I have driven and enjoyed a 2002 VW Passat for many kilometres. It handles in a European manner, is happy on the highway, and is/was well-appointed inside. Family members have recently purchased a 2014 Passat TDI. The new vehicle is a cheaper car, in the wrong sense of that word. I have read that VW is intent on capturing North American share (and world domination), and that this vehicle is an example of catering to that market, but the current Passat has lost me. What do you suggest in a sedan with performance and (more taut/responsive) “European” handling in the $40,000-$50,000 range? Keep in mind that I’m generous in girth, and 6-foot-4. – Barnaby in Toronto
Vaughan: Barnaby, you say “Passat has lost me.” You’re not alone. Volkswagen is firing executives left and right in the United States where sales are down in a market that’s been up.
Cato: The top four sales and marketing execs in the United States have all been replaced in the last 10 months. Yikes! The new boss is Michael Horn, a German executive with strong ties to VW Group chief executive Martin Winterkorn. That’ll help.
What will help more is respect for the tastes of buyers on these shores. VW has been trying to crack the American mindset since the original Beetle faded – with marginal success. Horn admits that the challenge at VW is to change the mindset at the company's headquarters in Wolfsburg, Germany, where the new Passat that so troubles Barnaby originated.
Here’s what Horn told Reuters: “It's about how to translate the American market in Wolfsburg. They need to listen to the market, the competitive situation.” Really? They’re only now starting to understand that?
Vaughan: True understanding could take years. Barnaby: If you want handling and comfort “in a European manner,” you don’t have to fork out for a European car. Some of the domestics are just as good at a better price.
Cato: One I am thinking about traces its roots back to a German car – the Chrysler 300C. It’s evolved since Daimler owned Chrysler and shared an old E-Class chassis with the Americans that become the 300. Those Chrysler types hit the ground running once they got hold of that car.
Today’s 2014 300C with all-wheel drive starts at $41,795 and, for that, you get a large, full-size sedan with an excellent V-6 rated at 300 horsepower. For another $1,545, Barn, you’ll stuff a Hemi V-8 under the hood and leave all Passat drivers in your dust.
Vaughan: Cato, last year I saw a fleet of these 300Cs with all-wheel drive parked behind the National Assembly in Quebec City. Engines running, chauffeurs at the ready to whisk cabinet ministers away to wherever. No riding on the back of a motor scooter for these politicians.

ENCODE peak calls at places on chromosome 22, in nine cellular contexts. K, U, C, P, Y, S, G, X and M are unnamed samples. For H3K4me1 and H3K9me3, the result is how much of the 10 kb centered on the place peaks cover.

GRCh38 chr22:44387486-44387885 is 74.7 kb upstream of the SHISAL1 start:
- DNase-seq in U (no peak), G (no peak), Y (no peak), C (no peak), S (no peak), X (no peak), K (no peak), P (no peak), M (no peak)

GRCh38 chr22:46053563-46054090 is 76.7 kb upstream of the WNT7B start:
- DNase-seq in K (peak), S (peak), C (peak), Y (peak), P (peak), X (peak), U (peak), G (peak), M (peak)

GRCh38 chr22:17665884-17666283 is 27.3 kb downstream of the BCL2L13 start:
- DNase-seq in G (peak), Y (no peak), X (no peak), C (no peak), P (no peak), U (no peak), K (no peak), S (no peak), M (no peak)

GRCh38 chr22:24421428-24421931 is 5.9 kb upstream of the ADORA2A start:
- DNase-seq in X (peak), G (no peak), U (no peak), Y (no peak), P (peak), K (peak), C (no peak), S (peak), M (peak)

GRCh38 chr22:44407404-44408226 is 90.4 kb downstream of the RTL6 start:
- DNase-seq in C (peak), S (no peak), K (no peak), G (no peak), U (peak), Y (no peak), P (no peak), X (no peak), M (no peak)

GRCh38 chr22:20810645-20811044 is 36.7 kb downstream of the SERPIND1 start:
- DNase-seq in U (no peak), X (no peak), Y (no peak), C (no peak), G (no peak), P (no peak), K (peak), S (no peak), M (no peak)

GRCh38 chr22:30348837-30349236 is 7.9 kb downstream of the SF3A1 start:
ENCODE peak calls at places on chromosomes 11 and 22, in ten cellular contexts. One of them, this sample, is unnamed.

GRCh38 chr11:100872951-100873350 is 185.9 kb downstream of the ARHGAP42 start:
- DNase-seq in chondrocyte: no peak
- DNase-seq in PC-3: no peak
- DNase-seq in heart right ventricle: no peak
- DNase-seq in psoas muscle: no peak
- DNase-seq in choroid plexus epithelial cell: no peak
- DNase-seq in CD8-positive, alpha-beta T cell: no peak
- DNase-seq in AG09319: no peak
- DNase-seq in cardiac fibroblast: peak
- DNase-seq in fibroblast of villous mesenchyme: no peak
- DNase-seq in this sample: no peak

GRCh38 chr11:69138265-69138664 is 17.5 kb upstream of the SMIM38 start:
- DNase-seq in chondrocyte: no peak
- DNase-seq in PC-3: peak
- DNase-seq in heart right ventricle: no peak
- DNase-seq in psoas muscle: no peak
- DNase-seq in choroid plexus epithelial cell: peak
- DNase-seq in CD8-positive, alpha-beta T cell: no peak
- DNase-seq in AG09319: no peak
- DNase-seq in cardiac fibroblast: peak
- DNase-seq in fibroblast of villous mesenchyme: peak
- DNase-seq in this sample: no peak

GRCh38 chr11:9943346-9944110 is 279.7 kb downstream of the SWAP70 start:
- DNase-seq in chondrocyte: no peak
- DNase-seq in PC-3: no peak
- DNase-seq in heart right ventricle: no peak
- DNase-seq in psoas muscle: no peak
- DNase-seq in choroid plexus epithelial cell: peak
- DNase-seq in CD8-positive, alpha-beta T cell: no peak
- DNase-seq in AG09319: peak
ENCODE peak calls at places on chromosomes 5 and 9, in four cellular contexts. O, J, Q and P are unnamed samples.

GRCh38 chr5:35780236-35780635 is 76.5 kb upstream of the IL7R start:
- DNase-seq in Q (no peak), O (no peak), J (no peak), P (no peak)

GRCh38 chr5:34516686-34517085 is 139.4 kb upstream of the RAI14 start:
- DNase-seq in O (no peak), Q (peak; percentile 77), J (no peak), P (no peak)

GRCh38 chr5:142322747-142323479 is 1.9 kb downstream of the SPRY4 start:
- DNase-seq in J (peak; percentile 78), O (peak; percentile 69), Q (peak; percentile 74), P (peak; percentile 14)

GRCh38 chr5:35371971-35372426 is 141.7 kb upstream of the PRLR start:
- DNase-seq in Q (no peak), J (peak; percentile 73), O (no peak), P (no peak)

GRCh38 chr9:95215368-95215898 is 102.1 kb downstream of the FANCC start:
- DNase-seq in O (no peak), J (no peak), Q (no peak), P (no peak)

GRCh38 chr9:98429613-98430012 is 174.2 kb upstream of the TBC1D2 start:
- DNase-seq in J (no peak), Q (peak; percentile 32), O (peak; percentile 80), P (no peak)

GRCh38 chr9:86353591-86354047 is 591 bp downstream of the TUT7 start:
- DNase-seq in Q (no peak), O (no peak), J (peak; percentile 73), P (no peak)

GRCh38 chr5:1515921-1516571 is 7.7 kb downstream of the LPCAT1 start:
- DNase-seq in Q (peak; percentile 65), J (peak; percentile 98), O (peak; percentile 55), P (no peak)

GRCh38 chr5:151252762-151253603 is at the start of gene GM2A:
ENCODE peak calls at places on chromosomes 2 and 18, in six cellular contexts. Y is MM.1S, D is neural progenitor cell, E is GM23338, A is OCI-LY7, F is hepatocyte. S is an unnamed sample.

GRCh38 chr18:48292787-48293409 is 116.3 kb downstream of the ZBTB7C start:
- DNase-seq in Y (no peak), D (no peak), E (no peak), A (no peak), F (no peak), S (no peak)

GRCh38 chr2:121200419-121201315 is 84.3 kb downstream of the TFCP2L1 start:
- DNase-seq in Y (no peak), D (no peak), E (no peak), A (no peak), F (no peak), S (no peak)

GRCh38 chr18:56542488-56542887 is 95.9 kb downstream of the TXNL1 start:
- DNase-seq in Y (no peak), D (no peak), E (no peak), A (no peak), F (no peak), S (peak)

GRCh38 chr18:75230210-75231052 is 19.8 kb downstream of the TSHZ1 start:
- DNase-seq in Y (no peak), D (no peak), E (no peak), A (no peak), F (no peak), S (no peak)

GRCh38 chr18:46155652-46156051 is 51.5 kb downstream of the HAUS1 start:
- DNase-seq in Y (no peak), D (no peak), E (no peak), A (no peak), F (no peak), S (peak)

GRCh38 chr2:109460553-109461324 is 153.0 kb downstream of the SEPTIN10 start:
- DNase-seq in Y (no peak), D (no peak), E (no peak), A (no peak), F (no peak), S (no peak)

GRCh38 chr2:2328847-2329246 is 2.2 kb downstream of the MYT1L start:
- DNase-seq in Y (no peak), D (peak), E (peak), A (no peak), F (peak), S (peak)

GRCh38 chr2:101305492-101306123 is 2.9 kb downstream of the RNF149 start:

Cato: If there’s space for a Quebec cabinet minister, Barn, there’ll be space inside a 300C for you, too. I also want you to look at a Ford Taurus – with all-wheel drive and a starting price of $36,599.
Here you go, Barn – another full-size American sedan that meets your needs. It’s as roomy as a police cruiser – in some places it is one – and the V-6 spins up 288 hp. It has European roots, too.
The Taurus, if you go back far enough, is based on the old Five Hundred, which can be traced to a Volvo platform from when Ford owned Volvo. Except the AWD Taurus rocks. If you want to really go nuts, get the 360-hp turbocharged Taurus SHO.
Vaughan: The new Taurus is so much better looking than the old one and I’m getting tired of looking at the Chrysler 300.
Ford used to get rich selling these big boats. Remember the Galaxie 500? But now they’re so much more refined. After his 12 years with a Passat, Barnaby’s going to think he’s moved up to a Lincoln if he buys this one.
Cato: Last option: Chevrolet Impala. Big sedan, well built, 305-hp V-6, loads of technology and this one is the best sedan Consumer Reports has ever tested. About $33,000 will do it.
Vaughan: Cato, as you will recall, we toured the plant in Oshawa, Ont., where this beauty is built – with the chief engineer, Kenny Kelzer. He was totally into building the best GM full-size car ever and I think he succeeded.
The big Impala is responsive – not exactly like a mid engine Porsche – but like a high-end German sedan. And quiet. The noise level at highway speed is next to zero. I think Barnaby needs an Impala.
Cato: But when he gets a Hemi-powered 300C, he’ll be in heaven.
Jeremy Cato and Michael Vaughan are co-hosts of Car/Business, which airs Thursdays at 8:30 p.m. on Business News Network and Saturdays at 11:30 a.m. on CTV.
HOW THEY COMPARE
2014 Chrysler 300C AWD
2014 Ford Taurus SEL AWD
2014 Chevrolet Impala 2LT
Curb weight (kg)
Fuel economy (litres/100 km)
11.4 city/7.3 highway
11.5 city/7.7 highway
11.1 city/6.9 highway
Source: car manufacturers
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